The Federation of Master Builders (FMB) has joined wider industry calls for a delay to the VAT Domestic Reverse Charge changes, due to come into effect on 1 October 2019. It has raised its concerns in a letter to the chancellor, warning that the reverse charge will have a serious negative economic impact on the industry, substantially increasing the burden on business and restricting cashflow. The letter calls for a six month delay to allow for Brexit, and allow time for improved and simplified guidance to be created by Government.

The Reverse Charge represents a huge change for the way the construction industry operates, but as Self Builders are zero-rated for VAT it is not expected to impact the Custom and Self Build end users. However, SME companies should be aware of the reverse charge and its implications for their wider business.

Changing the tax responsibility

The change means that the customer receiving the service must pay any VAT due to HMRC, as opposed to paying the supplier. It only applies to individuals or businesses registered for VAT in the UK (but not consumers) and only affects businesses that supply or receive specified services that are reported under the Construction Industry Scheme (CIS).

Designed as an anti-fraud measure, the FMB and wider industry are concerned that the new proposals are poorly planned, and late-published guidance has not allowed the companies and individuals affected sufficient time to effectively implement the changes. The October implementation date comes at a time when the construction industry faces uncertainty, due to sensitivity over a no-deal Brexit and increased material costs due to the weak value of the pound.

Research by the FMB shows that over two-thirds of construction SMEs (69%) have not even heard of the reverse charge VAT and, of those who have, more than two-thirds (67%) have not prepared for the changes.

Brian Berry, Chief Executive of the Federation of Master Builders, said: “The fact that 15 of the leading construction trade bodies have come together to speak to Government with one voice on this issue shows the extent to which we are concerned. We urge the Government to rethink the timing of these changes and announce a delay of at least six months. With a potential no-deal Brexit also due to take place in October, the timing could not be worse.”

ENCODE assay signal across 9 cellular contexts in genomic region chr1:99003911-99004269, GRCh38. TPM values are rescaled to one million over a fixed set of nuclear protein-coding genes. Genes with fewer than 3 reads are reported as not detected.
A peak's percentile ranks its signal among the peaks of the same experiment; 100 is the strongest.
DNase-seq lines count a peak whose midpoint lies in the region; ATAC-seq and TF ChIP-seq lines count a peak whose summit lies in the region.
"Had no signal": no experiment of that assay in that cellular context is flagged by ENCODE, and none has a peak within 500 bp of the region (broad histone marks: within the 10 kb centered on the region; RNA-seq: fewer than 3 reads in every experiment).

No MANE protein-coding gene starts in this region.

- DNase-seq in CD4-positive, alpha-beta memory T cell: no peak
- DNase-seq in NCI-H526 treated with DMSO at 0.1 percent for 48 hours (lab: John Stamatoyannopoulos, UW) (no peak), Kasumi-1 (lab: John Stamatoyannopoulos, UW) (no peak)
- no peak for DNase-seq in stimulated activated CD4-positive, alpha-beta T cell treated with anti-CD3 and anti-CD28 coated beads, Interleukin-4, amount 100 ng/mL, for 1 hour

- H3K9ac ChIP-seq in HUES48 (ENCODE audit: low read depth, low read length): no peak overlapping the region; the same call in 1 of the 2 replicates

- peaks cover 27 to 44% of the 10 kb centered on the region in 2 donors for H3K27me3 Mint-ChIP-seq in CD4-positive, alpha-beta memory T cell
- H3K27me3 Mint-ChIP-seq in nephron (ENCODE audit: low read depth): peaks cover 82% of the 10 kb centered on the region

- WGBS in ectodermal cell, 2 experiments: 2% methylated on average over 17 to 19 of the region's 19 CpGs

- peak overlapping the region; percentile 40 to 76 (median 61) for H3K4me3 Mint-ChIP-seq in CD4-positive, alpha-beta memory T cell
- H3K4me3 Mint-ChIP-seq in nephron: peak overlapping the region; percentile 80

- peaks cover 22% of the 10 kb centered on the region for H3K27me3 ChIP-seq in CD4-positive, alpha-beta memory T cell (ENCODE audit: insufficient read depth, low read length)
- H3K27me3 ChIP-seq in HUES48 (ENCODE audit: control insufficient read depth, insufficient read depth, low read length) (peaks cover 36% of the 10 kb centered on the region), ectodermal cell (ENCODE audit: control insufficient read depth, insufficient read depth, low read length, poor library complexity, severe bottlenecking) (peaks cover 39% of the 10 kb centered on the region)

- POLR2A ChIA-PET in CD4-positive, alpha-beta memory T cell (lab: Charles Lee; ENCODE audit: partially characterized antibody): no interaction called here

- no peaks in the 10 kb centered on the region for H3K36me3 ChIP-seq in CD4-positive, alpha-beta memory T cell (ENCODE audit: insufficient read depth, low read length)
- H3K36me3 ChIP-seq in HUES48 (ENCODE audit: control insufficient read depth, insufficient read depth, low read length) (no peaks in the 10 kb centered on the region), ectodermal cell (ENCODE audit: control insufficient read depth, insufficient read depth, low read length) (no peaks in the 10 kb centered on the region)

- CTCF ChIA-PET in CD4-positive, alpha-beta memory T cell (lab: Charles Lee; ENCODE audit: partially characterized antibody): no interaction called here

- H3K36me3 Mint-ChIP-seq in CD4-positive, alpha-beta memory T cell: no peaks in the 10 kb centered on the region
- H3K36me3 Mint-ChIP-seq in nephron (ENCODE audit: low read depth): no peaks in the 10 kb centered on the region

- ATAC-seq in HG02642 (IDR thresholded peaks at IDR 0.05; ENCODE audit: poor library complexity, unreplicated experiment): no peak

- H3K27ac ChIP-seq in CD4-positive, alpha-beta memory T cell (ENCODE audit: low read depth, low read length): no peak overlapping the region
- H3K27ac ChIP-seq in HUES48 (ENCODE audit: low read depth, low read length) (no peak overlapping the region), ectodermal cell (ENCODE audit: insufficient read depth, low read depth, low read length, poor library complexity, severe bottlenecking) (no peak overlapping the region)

Craig Beaumont, Policy & Advocacy Director at the Federation of Small Businesses, said: “The reverse charge threatens to massively damage cashflow among small construction firms, many of which already struggle to stay afloat in an industry dogged by late payments. What’s more, preparation time has been minimal – guidance on the change has only appeared recently, yet roll-out is just two months away. With uncertainty already hurting small business confidence, the Government should do the sensible thing and postpone introduction of the reverse charge.”

Richard Beresford, Chief Executive of the National Federation of Builders (NFB), said: “For an industry facing lighter workloads, increasing pressure on cash flow and an already high rate of insolvency, reverse charge VAT could not have come at a worse time. By delaying the introduction of this measure, the industry will have more time to properly prepare and make their businesses more resilient, and more detailed guidance can be provided to ensure a smooth introduction.”

Businesses who are concerned that they will be affected by the domestic reverse charge should seek professional tax advice and visit the Government’s website for up to date information.

Read the industry’s letter to the chancellor.

Credit: Steve Buissinne from Pixabay

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